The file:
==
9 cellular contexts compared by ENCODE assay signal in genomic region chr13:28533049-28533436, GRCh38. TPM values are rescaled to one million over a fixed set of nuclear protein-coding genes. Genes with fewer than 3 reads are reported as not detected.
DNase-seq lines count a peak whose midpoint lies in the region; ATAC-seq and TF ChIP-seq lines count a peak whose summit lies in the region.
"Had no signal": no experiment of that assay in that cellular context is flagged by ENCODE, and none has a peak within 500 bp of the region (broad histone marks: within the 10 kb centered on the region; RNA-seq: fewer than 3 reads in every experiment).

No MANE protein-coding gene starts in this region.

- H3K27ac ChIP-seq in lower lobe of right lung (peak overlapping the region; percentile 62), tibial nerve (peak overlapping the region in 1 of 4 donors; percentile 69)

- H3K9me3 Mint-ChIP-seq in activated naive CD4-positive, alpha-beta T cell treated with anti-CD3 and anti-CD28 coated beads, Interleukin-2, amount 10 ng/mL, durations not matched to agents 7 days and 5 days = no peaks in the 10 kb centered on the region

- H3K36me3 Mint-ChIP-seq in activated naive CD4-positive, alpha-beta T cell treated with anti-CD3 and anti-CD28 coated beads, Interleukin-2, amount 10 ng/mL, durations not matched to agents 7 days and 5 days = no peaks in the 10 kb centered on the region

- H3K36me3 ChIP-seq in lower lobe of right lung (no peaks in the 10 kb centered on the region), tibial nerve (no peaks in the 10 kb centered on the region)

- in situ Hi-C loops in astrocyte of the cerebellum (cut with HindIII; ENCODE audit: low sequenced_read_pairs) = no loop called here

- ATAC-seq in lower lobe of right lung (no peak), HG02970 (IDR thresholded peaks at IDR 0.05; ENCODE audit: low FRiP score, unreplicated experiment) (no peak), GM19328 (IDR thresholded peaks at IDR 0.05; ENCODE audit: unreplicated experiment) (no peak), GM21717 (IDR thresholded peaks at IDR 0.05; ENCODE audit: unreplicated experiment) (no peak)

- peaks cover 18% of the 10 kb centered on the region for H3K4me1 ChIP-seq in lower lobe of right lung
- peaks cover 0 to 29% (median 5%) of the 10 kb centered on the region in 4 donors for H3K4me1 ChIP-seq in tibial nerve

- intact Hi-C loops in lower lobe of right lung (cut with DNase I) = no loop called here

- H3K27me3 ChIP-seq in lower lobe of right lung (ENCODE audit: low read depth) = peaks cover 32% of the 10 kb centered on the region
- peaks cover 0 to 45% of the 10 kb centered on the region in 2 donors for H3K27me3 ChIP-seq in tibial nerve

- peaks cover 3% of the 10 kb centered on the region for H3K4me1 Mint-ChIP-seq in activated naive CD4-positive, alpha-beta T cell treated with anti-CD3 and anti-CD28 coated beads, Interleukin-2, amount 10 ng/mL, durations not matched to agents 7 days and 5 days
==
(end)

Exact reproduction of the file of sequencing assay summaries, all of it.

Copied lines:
9 cellular contexts compared by ENCODE assay signal in genomic region chr13:28533049-28533436, GRCh38. TPM values are rescaled to one million over a fixed set of nuclear protein-coding genes. Genes with fewer than 3 reads are reported as not detected.
DNase-seq lines count a peak whose midpoint lies in the region; ATAC-seq and TF ChIP-seq lines count a peak whose summit lies in the region.
"Had no signal": no experiment of that assay in that cellular context is flagged by ENCODE, and none has a peak within 500 bp of the region (broad histone marks: within the 10 kb centered on the region; RNA-seq: fewer than 3 reads in every experiment).

No MANE protein-coding gene starts in this region.

- H3K27ac ChIP-seq in lower lobe of right lung (peak overlapping the region; percentile 62), tibial nerve (peak overlapping the region in 1 of 4 donors; percentile 69)

- H3K9me3 Mint-ChIP-seq in activated naive CD4-positive, alpha-beta T cell treated with anti-CD3 and anti-CD28 coated beads, Interleukin-2, amount 10 ng/mL, durations not matched to agents 7 days and 5 days = no peaks in the 10 kb centered on the region

- H3K36me3 Mint-ChIP-seq in activated naive CD4-positive, alpha-beta T cell treated with anti-CD3 and anti-CD28 coated beads, Interleukin-2, amount 10 ng/mL, durations not matched to agents 7 days and 5 days = no peaks in the 10 kb centered on the region

- H3K36me3 ChIP-seq in lower lobe of right lung (no peaks in the 10 kb centered on the region), tibial nerve (no peaks in the 10 kb centered on the region)

- in situ Hi-C loops in astrocyte of the cerebellum (cut with HindIII; ENCODE audit: low sequenced_read_pairs) = no loop called here

- ATAC-seq in lower lobe of right lung (no peak), HG02970 (IDR thresholded peaks at IDR 0.05; ENCODE audit: low FRiP score, unreplicated experiment) (no peak), GM19328 (IDR thresholded peaks at IDR 0.05; ENCODE audit: unreplicated experiment) (no peak), GM21717 (IDR thresholded peaks at IDR 0.05; ENCODE audit: unreplicated experiment) (no peak)

- peaks cover 18% of the 10 kb centered on the region for H3K4me1 ChIP-seq in lower lobe of right lung
- peaks cover 0 to 29% (median 5%) of the 10 kb centered on the region in 4 donors for H3K4me1 ChIP-seq in tibial nerve

- intact Hi-C loops in lower lobe of right lung (cut with DNase I) = no loop called here

- H3K27me3 ChIP-seq in lower lobe of right lung (ENCODE audit: low read depth) = peaks cover 32% of the 10 kb centered on the region
- peaks cover 0 to 45% of the 10 kb centered on the region in 2 donors for H3K27me3 ChIP-seq in tibial nerve

- peaks cover 3% of the 10 kb centered on the region for H3K4me1 Mint-ChIP-seq in activated naive CD4-positive, alpha-beta T cell treated with anti-CD3 and anti-CD28 coated beads, Interleukin-2, amount 10 ng/mL, durations not matched to agents 7 days and 5 days